For an album consisting of cast-offs and throwaways, Biffy Clyro’s latest work is full of poignance, relevance and comes together as a cohesive body of work.
For many artists, the circumstances of the last two years gave rise to some incredible music. Biffy Clyro are no exception. A year on from A Celebration of Endings, they return with a much more thoughtful, reflective collection of songs – originally cast-offs – in the form of a sister album that conveys the rollercoaster of lockdown emotions.
The Myth of The Happily Ever After is very well crafted from start to finish. Opening track DumDum lures you in with its airy melody, laced with soft sounds and synths, but it’s juxtaposed by bitter, nihilistic lyrics about lies, narcissism and essentially screwing things up, and slowly becomes more and more warped with a crescendo of gnarly guitars. In an interview with Apple Music, Simon Neil said ‘the song is about my exasperation that people are so sure of themselves. Especially in this world that we live in, I don’t know how anyone can be so convinced that what they believe is the only way to live.’ It’s a little left field for the boys and they continue on this path for a few tracks on the record.
With its colourful electro-pop, space-age sound, Separate Missions doesn’t sound like a Biffy Clyro song. If it weren’t for the distinctive Scottish vocals, Ben Johnston’s pounding drumbeats and the roar of guitars just before the final chorus, it could very well have been a track off Bastille’s upcoming LP. A ‘sleezy, lounge lizard’, as Neil put it to NME, Haru Urara gives off slick R&B vibes and is all about hope and optimism – the title is quite literally the name of an old racehorse in Japan that lost all his races but singlehandedly saved a local racetrack from financial ruin. And Existed propels them into completely new territory. The only organic instrument on the whole track is an acoustic guitar; instead, it’s full of loops, keyboard, synths, and gives off a sort of textured soulfulness.
Don’t worry though; if you were hoping for that classic Biffy sound, they don’t disappoint. Denier may have started out as a folk song in the drawing-room but ended up being a 3-minute shy explosion about gaslighting in a toxic relationship that sonically feels like it lives a few eras back in the band’s history. And the same could be said for A Hunger in Your Haunt. It’s a classic headbanger, frenetically charged from start to finish. And the energy in the music mirrors the frustration in the lyrics: ‘My mind is crying out for stimulation / It’s been dark a while so where’s the… dawn?’ In those few words, Neil summed up the lockdown experience for many of us. But the track is also a wake-up call, a reminder to find ‘a hunger in your haunt’. ‘You need to get a fire in your belly and get up and do something, because no-one’s going to do it for you. It’s like a self-motivating mantra’ Neil told Kerrang!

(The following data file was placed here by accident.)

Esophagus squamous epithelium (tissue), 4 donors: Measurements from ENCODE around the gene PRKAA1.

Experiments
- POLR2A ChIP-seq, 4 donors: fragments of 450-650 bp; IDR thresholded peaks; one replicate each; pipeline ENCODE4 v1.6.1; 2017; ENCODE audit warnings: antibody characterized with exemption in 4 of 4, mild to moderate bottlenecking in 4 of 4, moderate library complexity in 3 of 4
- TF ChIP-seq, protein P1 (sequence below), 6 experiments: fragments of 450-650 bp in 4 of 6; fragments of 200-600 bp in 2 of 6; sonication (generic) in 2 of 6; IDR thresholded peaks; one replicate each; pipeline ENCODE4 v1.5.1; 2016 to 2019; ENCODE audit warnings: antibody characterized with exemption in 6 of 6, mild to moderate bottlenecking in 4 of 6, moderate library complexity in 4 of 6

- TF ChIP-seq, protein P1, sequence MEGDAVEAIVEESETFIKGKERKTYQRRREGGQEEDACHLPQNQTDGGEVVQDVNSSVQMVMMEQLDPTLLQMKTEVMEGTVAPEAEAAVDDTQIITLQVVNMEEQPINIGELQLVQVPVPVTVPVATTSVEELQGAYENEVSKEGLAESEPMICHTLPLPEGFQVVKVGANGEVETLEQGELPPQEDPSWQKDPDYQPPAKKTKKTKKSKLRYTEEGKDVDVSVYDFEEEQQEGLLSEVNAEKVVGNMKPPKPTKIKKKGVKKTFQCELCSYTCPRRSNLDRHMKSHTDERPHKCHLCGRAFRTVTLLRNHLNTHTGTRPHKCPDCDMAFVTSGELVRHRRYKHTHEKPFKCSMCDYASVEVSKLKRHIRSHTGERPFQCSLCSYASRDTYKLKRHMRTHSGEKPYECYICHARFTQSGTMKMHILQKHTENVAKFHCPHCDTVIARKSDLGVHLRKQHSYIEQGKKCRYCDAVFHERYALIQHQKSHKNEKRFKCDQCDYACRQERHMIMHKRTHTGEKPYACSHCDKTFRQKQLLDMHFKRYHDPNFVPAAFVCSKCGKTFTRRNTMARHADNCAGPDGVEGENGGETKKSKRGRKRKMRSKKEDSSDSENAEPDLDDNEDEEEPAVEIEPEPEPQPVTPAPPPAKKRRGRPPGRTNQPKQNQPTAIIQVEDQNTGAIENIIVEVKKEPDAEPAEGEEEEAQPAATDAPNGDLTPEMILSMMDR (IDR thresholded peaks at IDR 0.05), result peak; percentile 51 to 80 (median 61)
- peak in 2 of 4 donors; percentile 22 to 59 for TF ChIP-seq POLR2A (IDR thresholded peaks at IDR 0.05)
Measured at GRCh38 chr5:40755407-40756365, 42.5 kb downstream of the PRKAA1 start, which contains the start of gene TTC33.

After the death of close friend, Scott Hutchison (Frightened Rabbit), the band wanted to put out a song that shed light on the struggles of depression and the prevalence of male suicide: ‘Deviation, mutilation, self-abasement, what a chore / For only one more day.’ But whilst everything from the flood of sounds to the immense detail in the lyrics of Unknown Male 01 communicates the experience of being overwhelmed by dark thoughts, the main message is to reach out. ‘Jump out to the unknown / I’ll catch you on the way down / Hold tight, I won’t let go / We’re on our way, together into the unknown.’
Much like sister track Cop Syrup, closing song Slurpy Slurpy Sleep Sleep is comprised of three parts, and begins and ends with a relentless energy. It builds until your head feels like it’s going to explode, Ben Johnston’s crazed beats and the incessant distorted intro thrumming in your ears. But this time, they’ve decided to end the record by sharing the message of love that they pulled out of lockdown: ‘Life is a sad song we only hear once / Before thе rhythm stops / Before it ends, please give love to everyone / Give love to everyone.’
Upon first or second listen, some of the tracks do blur into one another and it sounds like a bit of hard rock there, some synths here, a ballad inserted in the middle to break things up. But the more you listen to it, the more you recognise the nuisances – which is not a word I previously would have used to describe their work. Time, distance, and disconnection from the world clearly gave the trio a lot more to think about and experiment with, without the pressure of scaling a record up for the stadium shows. The Myth of The Happily Ever After grows on you with each listen, and despite being a mishmash of throwaways, the themes woven throughout tie the whole thing together.